by carl wilson

How the Hell Are You, Blue Roses

Details have been announced on the upcoming Hello, Blue Roses album, that being the duo of Dan Destroyer Bejar and Sydney Hermant/Vermont. The quote from Dan in the P'fork story is equal parts vinegar and honey, just like Hello, Blue Roses music.

On the argue-about-things front, some responses to recent writings by Frank Kogan and others are forthcomingish.

General | Posted by zoilus on Tuesday, November 06 at 6:13 PM | Linking Posts | Comments (2)



But Liquid Liquid and other early postpunk bands employed African-American or caribbean rhythms while still defining themselves in opposition to the mainstream as did the Clash and others--including acts throughout the 80s, 90s and the present(not mentioned by SFJ) (see the Will Hermes NY Times article that while focussing in part on indie acts incorporating Eastern European sounds also touches on ones incorporating African sounds).

Regarding the bohemian versus mainstream class discussion that Frank mentions, I am still wondering if these differences within the same middle class strata are any different in 2007 than they were in 1997 or 1987 or 1977 and on back. I do not know how the data on the growing upper class and shrinking middle class, and which ends of the middle class fit into 80s hardcore or today's indie scenes works out. Frank in a posting on poptimists talks about bohemians wishing to reject mainstream culture aspects that are everywhere. How has this changed over the years if it has, and is the historical white bohemian interest in minority culture any different now than it was in the past.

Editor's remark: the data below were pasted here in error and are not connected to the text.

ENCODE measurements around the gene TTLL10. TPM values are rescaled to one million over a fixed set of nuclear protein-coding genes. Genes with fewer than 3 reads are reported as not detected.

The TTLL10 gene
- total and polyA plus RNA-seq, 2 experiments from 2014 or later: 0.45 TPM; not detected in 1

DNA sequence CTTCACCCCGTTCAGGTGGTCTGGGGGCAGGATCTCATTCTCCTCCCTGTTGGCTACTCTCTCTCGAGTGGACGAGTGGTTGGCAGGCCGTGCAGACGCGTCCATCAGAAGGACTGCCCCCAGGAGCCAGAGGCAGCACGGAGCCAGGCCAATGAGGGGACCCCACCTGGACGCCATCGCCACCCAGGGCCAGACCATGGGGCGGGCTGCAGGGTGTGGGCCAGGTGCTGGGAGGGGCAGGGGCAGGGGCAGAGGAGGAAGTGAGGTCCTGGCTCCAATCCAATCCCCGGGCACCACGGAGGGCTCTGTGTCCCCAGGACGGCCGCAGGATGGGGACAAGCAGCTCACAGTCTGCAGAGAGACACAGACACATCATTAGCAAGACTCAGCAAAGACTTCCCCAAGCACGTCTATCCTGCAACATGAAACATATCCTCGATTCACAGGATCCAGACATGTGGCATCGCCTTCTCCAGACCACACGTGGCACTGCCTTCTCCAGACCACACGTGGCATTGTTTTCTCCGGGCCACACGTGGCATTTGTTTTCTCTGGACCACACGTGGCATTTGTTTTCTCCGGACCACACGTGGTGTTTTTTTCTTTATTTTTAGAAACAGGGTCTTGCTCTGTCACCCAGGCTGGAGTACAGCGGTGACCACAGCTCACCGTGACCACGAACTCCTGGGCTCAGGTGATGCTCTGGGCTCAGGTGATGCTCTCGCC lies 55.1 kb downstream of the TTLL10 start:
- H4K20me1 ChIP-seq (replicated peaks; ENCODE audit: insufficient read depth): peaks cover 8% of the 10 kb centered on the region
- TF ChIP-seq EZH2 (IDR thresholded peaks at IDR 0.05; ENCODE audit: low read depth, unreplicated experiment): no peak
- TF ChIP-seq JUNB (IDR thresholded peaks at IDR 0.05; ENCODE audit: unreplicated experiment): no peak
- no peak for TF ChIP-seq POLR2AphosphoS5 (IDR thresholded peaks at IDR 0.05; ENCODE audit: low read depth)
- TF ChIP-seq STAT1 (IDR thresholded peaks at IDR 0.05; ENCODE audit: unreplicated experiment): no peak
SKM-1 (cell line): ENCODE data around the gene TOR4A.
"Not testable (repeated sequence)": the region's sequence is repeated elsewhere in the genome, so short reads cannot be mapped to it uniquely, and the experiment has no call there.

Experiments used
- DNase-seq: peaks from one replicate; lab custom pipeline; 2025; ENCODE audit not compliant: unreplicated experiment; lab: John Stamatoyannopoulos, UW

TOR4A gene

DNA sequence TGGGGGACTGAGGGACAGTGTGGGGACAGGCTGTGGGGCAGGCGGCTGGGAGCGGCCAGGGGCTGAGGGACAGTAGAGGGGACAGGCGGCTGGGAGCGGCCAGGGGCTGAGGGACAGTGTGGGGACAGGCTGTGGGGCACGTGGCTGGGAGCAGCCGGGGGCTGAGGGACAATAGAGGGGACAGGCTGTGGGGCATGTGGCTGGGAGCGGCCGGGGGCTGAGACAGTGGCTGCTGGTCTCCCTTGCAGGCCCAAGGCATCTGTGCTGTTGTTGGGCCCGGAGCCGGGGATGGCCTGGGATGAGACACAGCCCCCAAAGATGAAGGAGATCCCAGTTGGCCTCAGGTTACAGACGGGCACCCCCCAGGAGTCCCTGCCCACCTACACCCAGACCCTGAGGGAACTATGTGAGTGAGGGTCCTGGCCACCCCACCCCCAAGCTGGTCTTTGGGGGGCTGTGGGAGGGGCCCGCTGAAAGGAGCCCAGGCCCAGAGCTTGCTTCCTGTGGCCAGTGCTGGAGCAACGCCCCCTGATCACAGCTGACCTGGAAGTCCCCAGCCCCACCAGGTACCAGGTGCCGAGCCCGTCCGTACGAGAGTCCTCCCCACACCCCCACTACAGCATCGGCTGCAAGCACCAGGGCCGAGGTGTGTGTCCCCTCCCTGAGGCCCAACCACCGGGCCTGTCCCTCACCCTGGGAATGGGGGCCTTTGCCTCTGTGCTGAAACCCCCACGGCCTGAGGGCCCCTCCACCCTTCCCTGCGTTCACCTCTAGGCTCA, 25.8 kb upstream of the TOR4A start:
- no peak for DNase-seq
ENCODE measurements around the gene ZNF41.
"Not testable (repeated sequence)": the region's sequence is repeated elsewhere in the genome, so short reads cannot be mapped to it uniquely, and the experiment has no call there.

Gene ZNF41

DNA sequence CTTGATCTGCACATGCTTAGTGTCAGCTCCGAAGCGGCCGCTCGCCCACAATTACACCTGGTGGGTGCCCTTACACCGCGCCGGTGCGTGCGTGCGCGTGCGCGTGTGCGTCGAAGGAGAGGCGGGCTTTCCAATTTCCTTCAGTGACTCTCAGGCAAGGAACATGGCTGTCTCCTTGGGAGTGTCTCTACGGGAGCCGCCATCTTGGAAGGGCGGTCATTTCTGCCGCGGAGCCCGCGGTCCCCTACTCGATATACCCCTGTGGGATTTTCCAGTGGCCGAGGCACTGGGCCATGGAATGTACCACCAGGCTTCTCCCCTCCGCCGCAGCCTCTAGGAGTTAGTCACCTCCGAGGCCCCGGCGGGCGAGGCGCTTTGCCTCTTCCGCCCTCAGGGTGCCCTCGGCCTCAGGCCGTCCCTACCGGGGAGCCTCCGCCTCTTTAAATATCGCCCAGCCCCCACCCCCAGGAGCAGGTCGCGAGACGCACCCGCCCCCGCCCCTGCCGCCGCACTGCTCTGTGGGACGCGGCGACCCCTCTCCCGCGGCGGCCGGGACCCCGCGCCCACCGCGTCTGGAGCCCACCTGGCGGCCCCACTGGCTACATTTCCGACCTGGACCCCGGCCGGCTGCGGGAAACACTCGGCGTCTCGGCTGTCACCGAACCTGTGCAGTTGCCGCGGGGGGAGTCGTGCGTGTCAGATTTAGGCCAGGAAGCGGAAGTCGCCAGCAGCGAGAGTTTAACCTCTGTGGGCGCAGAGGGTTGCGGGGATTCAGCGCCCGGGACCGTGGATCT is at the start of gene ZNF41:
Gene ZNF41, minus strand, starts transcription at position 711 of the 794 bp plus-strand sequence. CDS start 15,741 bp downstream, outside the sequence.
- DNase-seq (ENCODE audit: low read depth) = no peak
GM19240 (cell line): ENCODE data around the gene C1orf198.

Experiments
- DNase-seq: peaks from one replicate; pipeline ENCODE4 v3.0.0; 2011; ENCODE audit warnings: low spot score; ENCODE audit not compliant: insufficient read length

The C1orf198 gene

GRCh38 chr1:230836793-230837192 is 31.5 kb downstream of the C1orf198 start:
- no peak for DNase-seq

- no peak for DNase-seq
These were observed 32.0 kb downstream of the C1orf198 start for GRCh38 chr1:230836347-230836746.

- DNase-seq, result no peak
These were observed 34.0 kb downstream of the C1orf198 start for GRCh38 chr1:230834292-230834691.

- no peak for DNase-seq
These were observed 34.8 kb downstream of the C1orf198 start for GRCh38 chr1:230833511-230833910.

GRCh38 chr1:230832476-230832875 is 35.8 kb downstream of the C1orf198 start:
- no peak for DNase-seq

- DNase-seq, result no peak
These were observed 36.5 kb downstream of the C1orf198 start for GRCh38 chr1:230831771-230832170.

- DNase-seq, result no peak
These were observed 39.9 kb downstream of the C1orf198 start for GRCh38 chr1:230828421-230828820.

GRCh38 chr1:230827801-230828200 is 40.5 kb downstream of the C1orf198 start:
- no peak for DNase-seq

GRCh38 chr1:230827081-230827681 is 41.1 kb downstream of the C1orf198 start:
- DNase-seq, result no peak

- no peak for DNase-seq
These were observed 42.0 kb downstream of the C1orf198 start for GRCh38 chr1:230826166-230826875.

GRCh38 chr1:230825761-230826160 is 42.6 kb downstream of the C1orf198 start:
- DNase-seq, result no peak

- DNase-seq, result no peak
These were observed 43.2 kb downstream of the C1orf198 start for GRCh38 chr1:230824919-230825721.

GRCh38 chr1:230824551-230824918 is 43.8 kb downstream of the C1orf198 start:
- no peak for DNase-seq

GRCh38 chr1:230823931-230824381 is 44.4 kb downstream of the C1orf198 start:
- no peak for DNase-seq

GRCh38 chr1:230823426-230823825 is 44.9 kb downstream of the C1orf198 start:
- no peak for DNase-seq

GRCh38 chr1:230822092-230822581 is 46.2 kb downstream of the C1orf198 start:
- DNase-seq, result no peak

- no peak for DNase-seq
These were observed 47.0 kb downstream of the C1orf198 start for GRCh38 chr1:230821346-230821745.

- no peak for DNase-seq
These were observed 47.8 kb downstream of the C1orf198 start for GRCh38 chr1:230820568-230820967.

Posted by Curm on November 7, 2007 10:58 AM



Kogan's piece is interesting. He says: 'An answer to the question “Why isn’t black music the model for today’s bohemia?” could be “because it’s the model for the modern mainstream.”'

This is very close to the kind of point I was trying to make in my own blog posts about this issue. Indie defines itself in opposition to the mainstream, therefore it on balance avoids the styles employed in the mainstream. Etc.

Posted by Richard on November 7, 2007 9:25 AM




Zoilus by Carl Wilson